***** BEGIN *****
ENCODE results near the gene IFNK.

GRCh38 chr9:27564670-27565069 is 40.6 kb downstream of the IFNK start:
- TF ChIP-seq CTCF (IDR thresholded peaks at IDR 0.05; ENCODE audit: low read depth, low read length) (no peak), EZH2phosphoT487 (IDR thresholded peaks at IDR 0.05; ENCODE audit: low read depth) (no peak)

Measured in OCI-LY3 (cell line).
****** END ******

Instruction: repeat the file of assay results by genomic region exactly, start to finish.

ENCODE results near the gene IFNK.

GRCh38 chr9:27564670-27565069 is 40.6 kb downstream of the IFNK start:
- TF ChIP-seq CTCF (IDR thresholded peaks at IDR 0.05; ENCODE audit: low read depth, low read length) (no peak), EZH2phosphoT487 (IDR thresholded peaks at IDR 0.05; ENCODE audit: low read depth) (no peak)

Measured in OCI-LY3 (cell line).